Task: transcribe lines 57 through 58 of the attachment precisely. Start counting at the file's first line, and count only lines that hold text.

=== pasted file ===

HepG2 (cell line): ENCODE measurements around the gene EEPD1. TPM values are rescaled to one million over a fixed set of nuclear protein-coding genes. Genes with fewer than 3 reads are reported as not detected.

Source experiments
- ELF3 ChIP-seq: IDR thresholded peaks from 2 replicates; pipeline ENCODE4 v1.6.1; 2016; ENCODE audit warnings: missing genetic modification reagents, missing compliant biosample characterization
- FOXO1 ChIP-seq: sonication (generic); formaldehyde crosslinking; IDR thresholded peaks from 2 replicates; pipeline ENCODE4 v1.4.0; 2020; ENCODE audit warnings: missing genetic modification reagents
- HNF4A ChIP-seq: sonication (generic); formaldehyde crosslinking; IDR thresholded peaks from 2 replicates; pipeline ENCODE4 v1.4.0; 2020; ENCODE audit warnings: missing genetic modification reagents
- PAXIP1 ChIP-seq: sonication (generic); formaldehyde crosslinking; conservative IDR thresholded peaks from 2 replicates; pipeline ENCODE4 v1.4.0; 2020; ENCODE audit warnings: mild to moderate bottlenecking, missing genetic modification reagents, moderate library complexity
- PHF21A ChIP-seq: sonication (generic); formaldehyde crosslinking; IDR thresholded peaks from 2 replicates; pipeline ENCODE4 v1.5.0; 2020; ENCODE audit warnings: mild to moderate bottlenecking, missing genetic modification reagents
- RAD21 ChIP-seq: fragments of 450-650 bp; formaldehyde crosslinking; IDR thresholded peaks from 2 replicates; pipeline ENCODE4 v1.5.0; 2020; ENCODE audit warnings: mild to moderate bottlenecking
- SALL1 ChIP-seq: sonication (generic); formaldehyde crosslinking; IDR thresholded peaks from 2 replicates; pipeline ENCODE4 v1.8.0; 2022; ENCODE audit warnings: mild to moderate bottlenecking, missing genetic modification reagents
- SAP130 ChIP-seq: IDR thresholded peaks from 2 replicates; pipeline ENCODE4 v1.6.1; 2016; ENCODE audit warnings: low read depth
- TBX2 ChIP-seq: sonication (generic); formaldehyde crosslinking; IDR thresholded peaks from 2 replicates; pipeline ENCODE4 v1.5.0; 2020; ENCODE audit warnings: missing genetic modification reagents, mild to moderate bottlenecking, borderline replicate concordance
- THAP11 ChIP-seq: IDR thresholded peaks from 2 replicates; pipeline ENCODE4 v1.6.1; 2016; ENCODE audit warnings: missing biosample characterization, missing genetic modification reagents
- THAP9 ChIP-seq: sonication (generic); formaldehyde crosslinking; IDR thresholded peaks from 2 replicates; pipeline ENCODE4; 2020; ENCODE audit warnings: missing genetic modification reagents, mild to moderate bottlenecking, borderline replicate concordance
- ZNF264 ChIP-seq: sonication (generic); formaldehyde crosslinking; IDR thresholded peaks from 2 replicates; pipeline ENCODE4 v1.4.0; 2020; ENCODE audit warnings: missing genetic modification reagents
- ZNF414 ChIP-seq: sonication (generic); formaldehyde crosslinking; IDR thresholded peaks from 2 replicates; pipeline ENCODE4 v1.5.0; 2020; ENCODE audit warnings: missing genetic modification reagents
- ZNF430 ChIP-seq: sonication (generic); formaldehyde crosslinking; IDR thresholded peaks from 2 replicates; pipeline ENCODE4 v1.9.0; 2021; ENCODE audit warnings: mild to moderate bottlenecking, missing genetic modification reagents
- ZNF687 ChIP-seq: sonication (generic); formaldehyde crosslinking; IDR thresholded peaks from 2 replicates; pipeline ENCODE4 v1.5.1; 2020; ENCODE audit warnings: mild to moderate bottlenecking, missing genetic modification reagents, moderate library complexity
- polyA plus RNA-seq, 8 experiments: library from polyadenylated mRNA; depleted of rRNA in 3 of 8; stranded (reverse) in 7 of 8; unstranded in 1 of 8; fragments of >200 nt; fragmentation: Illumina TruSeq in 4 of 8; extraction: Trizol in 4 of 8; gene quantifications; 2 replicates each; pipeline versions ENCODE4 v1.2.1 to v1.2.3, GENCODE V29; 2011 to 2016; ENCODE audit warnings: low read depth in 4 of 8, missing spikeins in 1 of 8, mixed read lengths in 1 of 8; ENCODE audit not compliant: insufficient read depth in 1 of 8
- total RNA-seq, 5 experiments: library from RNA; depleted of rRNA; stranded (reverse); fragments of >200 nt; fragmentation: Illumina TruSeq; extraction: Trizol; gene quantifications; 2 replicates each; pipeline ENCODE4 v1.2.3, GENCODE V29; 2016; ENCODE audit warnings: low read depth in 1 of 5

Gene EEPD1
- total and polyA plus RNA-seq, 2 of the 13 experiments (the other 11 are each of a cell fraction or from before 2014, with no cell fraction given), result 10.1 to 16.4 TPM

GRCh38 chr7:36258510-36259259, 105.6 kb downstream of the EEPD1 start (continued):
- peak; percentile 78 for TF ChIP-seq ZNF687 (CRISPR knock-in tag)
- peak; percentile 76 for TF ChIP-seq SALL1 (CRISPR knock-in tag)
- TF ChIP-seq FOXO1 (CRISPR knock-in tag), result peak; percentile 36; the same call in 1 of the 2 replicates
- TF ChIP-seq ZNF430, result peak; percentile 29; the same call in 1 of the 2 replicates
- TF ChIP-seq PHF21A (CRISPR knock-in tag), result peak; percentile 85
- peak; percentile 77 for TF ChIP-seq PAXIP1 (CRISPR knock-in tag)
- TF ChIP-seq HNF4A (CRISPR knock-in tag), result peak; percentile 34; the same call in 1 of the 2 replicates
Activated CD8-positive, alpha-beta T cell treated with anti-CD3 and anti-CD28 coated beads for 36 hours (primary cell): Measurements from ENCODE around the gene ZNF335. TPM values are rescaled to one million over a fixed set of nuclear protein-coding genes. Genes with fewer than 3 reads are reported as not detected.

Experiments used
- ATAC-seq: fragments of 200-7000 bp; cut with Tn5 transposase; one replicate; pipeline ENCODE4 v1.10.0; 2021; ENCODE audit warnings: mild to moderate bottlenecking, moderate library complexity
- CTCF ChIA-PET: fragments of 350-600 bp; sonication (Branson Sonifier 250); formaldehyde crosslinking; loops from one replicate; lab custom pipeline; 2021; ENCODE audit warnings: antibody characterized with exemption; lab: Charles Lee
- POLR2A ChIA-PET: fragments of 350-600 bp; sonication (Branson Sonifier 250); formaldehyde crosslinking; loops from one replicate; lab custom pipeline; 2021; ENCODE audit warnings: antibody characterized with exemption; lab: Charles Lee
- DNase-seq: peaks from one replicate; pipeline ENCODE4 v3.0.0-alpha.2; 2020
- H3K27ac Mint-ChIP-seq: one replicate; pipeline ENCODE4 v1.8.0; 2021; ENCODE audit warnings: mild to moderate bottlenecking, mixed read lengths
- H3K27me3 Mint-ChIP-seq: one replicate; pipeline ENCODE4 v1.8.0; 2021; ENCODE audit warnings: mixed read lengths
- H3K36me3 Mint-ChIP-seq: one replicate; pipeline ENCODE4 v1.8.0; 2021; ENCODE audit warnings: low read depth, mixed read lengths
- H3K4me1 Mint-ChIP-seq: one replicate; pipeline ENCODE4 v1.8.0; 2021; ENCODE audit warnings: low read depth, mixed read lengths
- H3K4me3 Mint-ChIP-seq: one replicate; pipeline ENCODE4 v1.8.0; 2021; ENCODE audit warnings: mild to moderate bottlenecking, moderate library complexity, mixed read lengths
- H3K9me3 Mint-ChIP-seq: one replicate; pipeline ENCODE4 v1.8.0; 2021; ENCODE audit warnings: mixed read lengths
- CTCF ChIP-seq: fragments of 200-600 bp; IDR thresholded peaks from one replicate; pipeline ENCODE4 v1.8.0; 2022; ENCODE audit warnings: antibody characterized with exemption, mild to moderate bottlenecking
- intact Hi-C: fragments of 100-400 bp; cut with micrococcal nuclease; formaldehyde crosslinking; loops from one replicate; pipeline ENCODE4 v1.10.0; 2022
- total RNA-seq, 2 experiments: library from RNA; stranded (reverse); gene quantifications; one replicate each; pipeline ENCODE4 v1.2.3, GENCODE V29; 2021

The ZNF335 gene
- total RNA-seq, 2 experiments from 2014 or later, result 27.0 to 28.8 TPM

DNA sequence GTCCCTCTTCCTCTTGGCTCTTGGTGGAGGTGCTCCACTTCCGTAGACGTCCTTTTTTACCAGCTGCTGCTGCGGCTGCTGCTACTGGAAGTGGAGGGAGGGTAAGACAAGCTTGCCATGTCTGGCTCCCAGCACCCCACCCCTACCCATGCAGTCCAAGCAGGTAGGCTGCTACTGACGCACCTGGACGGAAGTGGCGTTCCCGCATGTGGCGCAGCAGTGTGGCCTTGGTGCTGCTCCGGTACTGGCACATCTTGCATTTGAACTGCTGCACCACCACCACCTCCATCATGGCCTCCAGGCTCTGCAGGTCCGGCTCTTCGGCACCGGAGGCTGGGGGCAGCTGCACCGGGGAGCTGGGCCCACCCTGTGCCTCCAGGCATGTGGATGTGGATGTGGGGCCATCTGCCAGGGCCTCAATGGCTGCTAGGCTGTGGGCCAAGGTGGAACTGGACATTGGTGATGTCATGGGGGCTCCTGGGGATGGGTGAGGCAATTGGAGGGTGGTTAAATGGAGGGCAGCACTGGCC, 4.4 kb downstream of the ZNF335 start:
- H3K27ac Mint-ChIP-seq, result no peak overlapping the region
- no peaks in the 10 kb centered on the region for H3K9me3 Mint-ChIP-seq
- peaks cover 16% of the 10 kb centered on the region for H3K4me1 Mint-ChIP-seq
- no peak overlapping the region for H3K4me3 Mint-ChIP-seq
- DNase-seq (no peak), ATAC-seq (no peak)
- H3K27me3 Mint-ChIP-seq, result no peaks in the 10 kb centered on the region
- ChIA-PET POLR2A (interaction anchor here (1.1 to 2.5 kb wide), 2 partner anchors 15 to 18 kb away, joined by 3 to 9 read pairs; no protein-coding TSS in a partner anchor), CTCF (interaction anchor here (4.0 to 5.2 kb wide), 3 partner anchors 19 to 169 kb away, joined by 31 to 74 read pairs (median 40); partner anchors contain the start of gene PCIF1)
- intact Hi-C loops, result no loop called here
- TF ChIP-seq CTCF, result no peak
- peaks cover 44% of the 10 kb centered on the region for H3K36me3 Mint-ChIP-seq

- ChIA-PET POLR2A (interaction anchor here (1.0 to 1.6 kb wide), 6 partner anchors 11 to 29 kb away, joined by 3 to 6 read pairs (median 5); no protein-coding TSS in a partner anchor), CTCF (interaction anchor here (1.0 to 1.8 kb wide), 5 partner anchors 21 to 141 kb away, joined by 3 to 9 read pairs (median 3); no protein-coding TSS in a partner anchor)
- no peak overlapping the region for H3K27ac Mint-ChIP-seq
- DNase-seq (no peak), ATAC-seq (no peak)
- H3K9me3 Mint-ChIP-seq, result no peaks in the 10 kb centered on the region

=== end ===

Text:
- peaks cover 44% of the 10 kb centered on the region for H3K36me3 Mint-ChIP-seq

- ChIA-PET POLR2A (interaction anchor here (1.0 to 1.6 kb wide), 6 partner anchors 11 to 29 kb away, joined by 3 to 6 read pairs (median 5); no protein-coding TSS in a partner anchor), CTCF (interaction anchor here (1.0 to 1.8 kb wide), 5 partner anchors 21 to 141 kb away, joined by 3 to 9 read pairs (median 3); no protein-coding TSS in a partner anchor)